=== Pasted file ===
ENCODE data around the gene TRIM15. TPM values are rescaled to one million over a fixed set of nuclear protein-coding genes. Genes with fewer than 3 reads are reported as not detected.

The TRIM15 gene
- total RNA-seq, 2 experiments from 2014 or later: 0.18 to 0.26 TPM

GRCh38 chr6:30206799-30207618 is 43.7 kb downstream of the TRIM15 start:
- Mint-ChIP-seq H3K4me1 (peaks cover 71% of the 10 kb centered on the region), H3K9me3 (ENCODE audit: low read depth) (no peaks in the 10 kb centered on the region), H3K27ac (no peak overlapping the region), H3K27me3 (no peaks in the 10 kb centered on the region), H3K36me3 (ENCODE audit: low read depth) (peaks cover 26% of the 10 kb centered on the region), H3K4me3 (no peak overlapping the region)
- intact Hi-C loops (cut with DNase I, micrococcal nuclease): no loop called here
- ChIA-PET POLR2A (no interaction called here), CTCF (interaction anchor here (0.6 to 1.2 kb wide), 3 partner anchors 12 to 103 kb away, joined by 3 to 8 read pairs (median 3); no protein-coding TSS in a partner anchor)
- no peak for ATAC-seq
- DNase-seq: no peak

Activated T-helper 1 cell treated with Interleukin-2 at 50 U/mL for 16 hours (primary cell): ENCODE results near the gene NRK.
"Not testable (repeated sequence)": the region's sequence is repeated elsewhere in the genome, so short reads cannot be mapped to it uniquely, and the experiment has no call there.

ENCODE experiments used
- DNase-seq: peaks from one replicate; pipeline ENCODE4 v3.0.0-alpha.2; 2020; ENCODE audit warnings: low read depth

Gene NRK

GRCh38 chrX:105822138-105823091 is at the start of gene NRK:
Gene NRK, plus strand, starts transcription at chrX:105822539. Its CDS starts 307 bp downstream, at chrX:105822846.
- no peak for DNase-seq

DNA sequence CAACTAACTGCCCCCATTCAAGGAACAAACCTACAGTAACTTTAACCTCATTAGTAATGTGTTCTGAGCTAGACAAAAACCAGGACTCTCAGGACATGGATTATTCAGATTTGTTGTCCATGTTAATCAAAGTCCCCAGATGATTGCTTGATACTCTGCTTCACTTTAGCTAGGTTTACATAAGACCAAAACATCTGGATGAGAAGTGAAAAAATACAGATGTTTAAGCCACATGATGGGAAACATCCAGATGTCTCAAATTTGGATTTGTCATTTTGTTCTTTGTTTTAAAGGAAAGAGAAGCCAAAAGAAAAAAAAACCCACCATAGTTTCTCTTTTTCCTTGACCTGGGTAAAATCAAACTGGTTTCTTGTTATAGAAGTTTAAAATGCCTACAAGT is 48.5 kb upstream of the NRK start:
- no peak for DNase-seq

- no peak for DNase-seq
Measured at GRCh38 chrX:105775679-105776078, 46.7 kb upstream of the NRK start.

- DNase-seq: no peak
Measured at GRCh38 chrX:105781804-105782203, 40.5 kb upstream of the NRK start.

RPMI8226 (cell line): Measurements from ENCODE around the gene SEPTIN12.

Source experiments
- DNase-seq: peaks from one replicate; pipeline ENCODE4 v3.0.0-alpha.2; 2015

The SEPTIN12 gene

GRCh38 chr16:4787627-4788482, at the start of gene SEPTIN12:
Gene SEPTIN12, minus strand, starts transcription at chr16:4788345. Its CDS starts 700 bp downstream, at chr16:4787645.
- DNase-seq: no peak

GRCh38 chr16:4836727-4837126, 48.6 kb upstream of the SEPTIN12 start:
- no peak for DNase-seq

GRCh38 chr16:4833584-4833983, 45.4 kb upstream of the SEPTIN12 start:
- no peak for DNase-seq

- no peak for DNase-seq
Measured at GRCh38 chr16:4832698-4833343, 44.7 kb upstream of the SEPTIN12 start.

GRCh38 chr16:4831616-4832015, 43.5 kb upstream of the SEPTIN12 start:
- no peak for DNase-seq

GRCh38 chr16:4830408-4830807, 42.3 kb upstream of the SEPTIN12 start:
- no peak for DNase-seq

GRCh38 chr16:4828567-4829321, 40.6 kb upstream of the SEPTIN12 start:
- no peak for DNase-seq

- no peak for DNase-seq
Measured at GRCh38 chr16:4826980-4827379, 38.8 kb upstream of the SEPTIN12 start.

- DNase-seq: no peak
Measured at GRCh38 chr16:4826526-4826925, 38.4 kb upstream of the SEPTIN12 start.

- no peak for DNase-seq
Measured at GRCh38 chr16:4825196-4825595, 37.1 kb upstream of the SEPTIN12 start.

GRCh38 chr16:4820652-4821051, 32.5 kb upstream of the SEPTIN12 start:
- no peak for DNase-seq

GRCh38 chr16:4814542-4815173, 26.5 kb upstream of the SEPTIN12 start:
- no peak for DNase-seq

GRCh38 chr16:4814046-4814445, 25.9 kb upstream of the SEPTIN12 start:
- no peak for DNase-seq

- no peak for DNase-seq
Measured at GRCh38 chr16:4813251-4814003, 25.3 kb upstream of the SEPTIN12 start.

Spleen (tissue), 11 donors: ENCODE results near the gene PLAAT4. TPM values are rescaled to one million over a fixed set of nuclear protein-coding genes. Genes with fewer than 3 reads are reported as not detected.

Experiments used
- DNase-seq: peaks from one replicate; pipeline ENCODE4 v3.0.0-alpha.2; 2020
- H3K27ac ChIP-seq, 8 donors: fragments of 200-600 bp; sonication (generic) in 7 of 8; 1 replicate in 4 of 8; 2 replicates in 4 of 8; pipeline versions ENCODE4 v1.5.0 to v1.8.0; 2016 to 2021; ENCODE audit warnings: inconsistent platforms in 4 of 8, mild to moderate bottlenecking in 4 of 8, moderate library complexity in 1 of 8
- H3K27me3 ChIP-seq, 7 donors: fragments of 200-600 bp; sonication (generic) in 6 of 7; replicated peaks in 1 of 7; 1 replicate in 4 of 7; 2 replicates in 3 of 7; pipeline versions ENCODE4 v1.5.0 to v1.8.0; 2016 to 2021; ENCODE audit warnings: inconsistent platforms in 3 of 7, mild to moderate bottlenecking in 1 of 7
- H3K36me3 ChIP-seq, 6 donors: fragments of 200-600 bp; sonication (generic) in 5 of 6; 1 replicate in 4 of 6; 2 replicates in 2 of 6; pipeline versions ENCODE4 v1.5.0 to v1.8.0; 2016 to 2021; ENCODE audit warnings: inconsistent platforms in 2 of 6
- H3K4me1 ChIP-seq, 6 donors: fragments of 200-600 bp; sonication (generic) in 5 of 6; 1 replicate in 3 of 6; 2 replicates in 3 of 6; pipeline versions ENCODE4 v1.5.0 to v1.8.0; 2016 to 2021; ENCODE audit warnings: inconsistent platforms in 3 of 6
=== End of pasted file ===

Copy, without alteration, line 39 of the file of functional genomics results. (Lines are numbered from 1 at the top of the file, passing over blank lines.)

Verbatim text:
GRCh38 chr16:4830408-4830807, 42.3 kb upstream of the SEPTIN12 start: